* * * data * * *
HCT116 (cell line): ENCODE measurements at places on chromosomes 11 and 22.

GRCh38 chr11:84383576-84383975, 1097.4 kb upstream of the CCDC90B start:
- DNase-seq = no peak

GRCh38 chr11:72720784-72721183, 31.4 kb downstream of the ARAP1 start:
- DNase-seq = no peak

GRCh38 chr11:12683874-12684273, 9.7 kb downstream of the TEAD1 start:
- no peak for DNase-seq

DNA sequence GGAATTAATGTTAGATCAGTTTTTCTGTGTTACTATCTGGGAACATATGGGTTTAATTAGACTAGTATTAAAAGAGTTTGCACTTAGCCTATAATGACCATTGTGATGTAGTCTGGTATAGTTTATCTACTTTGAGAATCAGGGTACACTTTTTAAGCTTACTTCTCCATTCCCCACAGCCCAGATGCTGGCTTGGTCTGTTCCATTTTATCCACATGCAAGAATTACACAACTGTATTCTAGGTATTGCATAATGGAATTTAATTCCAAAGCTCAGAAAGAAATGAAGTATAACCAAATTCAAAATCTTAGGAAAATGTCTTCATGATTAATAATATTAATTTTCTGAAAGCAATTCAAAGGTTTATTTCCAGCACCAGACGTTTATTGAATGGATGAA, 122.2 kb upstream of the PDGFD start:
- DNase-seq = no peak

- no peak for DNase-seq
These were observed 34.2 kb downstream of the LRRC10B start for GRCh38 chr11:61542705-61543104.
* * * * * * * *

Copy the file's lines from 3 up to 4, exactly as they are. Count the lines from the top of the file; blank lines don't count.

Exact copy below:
- DNase-seq = no peak

GRCh38 chr11:72720784-72721183, 31.4 kb downstream of the ARAP1 start: